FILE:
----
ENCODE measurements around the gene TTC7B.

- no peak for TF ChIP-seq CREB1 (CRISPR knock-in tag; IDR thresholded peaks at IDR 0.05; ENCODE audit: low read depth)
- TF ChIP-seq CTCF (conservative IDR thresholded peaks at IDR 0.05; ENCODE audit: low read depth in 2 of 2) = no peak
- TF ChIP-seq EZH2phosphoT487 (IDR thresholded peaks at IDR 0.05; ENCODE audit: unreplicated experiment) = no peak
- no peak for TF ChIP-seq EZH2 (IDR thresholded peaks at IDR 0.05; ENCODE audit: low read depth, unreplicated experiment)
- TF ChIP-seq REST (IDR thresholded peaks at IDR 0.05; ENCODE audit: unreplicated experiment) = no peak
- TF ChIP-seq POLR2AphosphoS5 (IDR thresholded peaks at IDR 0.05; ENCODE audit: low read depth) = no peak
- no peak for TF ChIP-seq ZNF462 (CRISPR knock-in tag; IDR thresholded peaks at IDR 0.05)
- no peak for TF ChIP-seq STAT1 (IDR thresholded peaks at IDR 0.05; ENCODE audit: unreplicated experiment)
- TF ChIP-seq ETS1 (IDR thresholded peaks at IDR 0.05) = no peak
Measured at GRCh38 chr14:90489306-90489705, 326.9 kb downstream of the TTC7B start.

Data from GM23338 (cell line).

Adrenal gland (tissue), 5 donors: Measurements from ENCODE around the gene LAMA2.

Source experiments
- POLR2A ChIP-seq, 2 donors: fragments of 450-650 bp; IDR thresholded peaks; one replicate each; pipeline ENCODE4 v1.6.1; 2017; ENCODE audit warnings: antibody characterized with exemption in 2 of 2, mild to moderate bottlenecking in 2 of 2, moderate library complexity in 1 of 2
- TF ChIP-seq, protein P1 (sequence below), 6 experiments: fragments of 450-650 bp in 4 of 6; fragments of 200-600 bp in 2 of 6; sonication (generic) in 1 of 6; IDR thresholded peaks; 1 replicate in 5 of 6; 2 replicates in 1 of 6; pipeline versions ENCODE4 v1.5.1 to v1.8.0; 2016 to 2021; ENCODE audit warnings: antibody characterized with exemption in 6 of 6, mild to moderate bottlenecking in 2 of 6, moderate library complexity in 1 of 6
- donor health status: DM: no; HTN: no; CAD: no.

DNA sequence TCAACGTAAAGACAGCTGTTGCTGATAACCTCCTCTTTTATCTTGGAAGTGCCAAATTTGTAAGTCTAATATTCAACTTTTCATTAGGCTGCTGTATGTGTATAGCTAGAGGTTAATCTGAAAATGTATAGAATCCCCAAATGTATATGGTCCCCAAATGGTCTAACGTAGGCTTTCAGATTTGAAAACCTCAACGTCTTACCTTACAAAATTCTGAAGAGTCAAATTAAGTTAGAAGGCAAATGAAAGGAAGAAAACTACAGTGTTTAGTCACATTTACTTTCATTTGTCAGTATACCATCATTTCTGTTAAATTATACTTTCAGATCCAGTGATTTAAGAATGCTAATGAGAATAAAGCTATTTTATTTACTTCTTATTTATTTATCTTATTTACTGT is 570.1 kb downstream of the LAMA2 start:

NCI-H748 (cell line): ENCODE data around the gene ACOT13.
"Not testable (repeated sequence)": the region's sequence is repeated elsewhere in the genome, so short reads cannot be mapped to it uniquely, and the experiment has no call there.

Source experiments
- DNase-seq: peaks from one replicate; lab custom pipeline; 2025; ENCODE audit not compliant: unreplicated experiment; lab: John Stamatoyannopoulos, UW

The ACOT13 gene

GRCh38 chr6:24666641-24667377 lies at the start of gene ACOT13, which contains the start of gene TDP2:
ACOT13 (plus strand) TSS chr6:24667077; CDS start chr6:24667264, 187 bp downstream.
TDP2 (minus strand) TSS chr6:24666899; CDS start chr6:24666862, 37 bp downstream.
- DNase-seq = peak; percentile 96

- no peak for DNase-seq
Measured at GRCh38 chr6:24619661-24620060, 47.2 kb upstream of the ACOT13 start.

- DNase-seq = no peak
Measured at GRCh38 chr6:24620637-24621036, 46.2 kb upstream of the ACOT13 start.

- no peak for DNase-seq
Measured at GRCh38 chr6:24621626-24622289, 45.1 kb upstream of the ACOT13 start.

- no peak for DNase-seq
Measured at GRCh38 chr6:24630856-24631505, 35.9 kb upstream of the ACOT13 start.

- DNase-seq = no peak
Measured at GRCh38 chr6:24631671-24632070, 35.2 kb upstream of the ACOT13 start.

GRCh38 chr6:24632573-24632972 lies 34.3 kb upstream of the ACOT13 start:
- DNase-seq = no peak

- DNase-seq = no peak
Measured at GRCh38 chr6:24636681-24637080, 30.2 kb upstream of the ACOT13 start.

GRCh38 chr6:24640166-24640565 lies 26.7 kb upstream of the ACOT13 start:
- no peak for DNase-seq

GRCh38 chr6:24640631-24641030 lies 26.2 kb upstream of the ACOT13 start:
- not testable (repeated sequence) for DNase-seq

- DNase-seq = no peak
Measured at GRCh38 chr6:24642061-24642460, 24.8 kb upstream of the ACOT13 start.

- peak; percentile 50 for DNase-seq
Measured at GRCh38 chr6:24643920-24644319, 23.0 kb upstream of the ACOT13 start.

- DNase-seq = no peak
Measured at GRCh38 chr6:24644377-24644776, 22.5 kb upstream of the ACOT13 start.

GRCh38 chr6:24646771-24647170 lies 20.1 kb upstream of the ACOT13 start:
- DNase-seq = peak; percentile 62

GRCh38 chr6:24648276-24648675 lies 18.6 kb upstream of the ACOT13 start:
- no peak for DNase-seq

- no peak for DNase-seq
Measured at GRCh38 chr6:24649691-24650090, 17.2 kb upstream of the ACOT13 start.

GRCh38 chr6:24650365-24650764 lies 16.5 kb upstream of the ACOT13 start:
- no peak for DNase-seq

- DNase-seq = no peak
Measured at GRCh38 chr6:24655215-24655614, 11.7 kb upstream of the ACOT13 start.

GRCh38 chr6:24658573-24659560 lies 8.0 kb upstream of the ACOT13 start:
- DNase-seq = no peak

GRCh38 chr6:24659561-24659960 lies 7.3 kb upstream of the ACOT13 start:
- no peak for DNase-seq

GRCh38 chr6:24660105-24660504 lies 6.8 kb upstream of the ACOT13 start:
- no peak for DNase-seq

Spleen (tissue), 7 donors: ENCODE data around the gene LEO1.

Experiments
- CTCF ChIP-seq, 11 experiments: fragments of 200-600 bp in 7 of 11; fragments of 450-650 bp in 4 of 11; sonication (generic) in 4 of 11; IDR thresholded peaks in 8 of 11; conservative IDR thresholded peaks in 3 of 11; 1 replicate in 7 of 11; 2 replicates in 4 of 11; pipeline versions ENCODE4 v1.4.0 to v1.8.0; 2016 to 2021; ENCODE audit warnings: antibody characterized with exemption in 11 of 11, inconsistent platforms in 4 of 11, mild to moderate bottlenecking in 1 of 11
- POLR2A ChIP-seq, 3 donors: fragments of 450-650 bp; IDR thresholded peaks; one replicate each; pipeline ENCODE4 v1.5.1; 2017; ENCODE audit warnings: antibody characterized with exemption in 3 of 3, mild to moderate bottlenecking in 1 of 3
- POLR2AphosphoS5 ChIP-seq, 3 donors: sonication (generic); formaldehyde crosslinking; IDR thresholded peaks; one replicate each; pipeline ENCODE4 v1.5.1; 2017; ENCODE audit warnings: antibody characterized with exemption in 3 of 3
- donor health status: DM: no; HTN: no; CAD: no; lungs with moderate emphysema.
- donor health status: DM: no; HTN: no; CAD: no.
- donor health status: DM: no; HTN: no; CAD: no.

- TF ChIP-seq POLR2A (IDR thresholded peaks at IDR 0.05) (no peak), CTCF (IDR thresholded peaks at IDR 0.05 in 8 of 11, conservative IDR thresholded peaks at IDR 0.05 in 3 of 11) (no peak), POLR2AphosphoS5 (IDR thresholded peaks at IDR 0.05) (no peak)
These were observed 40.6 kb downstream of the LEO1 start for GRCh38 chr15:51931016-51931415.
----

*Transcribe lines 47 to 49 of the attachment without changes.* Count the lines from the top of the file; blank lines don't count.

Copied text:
Measured at GRCh38 chr6:24642061-24642460, 24.8 kb upstream of the ACOT13 start.

- peak; percentile 50 for DNase-seq
Measured at GRCh38 chr6:24643920-24644319, 23.0 kb upstream of the ACOT13 start.